October 2005

Gone Fishing

I’ve been so curious about our local panga boat fishermen. I see them every morning before sunrise on their way out to sea. I just had to go too, so I ventured out to Punta Lobos before dawn one morning to catch a ride and find out what life is like as a Todos Santos fisherman. I waited in the dark for them to start showing up, and one of the early birds offered to take me right away… José Romero Espinoza. I went down and waited for José and his buddy, Eugenio Nuñez Villalobos, to load their day’s supplies and ready the boat for the big launch. The tides had caused the dunes to look like ominous cliffs that morning. Oh boy! I was in for an adventure.

Being the fragile milkmaid that I am, I was told to get into the panga and the guys would push it down the dune and jump in as it hit the water. That was a thrill! We were off and motoring in no time. As we rounded the point, a big boat, “The 200 Miles,” was there throwing out bags of free shrimp heads that the fishermen use for bait, along with the boxes of calamari they pay 90 pesos a box for. The decision was made to go for red snapper, locally known as huachinango. I was happy to know we wouldn’t be going for marlin, which would have been a much farther ride and a lot harder for my first time. My stomach was already doing some leaps. José was so kind to ride around the old port and show me all the barking sea lions hanging out around the rock formation known as King Kong.

As we made our way north, José pointed out the most glorious sunrise as it came through the mountains.

José. Photo by Mark Gordon

Eugenio. Photo by Mark Gordon

MM: So, José, how long have you been doing this?

JRE: For 25 years I have been fishing every day. I have a vacation only when there are storms.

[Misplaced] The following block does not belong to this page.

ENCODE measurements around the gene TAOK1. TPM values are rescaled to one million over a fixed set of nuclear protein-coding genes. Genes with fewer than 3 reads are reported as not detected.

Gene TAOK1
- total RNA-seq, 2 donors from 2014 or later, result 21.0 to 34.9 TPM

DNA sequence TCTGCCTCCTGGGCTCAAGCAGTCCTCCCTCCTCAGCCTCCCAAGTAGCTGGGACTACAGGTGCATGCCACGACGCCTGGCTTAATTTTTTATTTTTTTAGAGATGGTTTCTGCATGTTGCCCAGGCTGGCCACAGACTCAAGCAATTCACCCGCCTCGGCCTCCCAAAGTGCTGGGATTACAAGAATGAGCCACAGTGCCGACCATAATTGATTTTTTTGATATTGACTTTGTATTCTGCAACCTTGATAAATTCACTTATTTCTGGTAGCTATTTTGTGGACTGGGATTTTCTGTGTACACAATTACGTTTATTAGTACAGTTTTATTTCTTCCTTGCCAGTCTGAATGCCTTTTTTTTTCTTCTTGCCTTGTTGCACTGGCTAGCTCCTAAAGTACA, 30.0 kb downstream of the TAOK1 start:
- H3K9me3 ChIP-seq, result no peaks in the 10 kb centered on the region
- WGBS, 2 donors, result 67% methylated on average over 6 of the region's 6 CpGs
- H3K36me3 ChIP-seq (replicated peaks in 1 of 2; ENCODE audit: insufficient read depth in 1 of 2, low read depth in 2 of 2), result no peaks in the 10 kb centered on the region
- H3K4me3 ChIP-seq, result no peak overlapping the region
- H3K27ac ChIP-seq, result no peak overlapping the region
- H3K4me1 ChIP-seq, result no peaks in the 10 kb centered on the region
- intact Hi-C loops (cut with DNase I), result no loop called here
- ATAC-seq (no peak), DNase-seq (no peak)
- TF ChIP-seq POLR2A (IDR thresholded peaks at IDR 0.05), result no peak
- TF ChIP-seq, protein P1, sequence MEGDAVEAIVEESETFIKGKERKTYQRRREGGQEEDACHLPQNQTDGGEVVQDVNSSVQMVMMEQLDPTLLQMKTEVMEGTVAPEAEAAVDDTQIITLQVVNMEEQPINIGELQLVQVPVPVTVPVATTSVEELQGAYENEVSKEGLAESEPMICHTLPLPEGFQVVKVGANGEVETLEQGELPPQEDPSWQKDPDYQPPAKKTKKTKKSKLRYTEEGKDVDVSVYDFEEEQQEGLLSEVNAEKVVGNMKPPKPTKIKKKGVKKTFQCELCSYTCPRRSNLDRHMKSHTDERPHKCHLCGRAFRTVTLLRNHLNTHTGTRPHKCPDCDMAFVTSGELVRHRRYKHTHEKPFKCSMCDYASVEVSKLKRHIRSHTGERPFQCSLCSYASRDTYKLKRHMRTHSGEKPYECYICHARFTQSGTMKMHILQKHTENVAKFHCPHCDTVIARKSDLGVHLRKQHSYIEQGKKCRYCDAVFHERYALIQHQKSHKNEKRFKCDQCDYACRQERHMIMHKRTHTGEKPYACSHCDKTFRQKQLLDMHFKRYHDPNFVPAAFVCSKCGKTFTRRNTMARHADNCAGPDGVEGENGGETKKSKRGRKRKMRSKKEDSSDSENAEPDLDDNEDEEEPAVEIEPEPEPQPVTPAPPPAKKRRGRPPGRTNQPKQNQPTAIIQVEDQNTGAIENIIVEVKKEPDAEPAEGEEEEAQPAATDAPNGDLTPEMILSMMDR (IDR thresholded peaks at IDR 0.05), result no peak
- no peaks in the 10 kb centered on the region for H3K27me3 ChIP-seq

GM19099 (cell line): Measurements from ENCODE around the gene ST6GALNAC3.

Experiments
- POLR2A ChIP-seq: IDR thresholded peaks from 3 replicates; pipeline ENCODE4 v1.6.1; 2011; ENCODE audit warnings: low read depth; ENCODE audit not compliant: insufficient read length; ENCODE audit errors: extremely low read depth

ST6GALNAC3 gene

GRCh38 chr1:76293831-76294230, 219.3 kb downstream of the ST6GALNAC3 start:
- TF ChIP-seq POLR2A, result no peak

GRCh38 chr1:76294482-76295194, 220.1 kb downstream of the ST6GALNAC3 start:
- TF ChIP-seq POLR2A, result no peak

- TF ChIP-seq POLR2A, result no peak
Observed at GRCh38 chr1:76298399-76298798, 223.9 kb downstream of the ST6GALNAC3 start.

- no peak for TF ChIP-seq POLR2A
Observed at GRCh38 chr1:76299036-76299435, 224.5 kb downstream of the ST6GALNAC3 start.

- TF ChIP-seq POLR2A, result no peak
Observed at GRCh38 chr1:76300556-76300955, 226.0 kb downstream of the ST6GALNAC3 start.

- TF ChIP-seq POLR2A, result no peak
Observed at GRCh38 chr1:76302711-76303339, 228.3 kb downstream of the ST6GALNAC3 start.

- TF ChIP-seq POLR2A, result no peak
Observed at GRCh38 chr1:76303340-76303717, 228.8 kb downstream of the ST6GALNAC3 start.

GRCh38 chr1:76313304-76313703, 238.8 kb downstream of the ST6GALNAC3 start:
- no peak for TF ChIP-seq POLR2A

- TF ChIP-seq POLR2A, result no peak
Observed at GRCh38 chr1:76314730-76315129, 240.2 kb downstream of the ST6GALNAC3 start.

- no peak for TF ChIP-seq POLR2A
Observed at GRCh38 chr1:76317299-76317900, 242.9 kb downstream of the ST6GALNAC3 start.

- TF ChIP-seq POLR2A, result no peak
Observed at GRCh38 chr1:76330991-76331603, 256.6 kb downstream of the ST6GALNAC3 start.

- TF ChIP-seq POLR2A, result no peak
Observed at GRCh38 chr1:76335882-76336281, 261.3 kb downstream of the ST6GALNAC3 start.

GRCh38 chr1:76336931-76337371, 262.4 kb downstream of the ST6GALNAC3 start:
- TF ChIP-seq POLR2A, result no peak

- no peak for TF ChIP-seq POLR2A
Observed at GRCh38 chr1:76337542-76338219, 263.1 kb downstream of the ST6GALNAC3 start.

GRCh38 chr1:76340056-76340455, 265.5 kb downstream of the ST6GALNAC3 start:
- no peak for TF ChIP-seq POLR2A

MM: And you can earn a nice living doing this? You own this boat?

JRE: This is my boat, given to me by the government, as part of a cooperative. We all fish for the cooperative. For snapper we can get 26 pesos per kilo. You can get 40 pesos per kilo of marlin, but it’s against the law to sell it. Anyway, it takes lots of gas to go looking for marlin. For snapper, we can stick closer.

MM: So if you catch plenty of fish, it’s not too bad for working from 6 a.m. until one or two in the afternoon, I guess.

JRE: And I am my own boss really. I make my own hours, but if you want to earn a lot of money, you have to work really hard.

MM: So where are the fishing rods? I don’t see any.

JRE: We don’t use rods… just drop lines and hooks.

MM: NO WAY! You catch fish by hand?

JRE: We put the bait on three hooks at a time and lower the line down and we use these finger guards so we don’t get cut up as we bring the lines up and down.

MM: That’s amazing. And you catch all kinds of fish this same way?

JRE: Yes… we go further out, sometimes even 30 miles, to catch marlin, but we catch dorado, cabrilla, sierra, even sharks this way. When the water’s warmer in September and October, there might be tuna. We use nets for shrimp, too, but that’s when the water temperature is cooler.

MM: Does your family ever go with you?

JRE: You must have drunk tequila last night.

MM: We won’t go into that. Do you have a childhood nickname?

JRE: Oh, I’ve had many. I don’t like them. I tell my friends not to call me names and I won’t call them any.

MM: That’s fair. How do you know if it’s ok to go out? Things can change dramatically out here so quickly.

JRE: Oh, the weather is told by the wind, the current, the sky, and the marines come around to warn us of any storms.

MM: I bet this can be pretty dangerous sometimes. Has anything ever happened to you out here?

JRE: About two months ago I had a bad accident by Rancho Nuevo. These boats are not built for bad weather. We got caught in a huge wave and the boat flipped.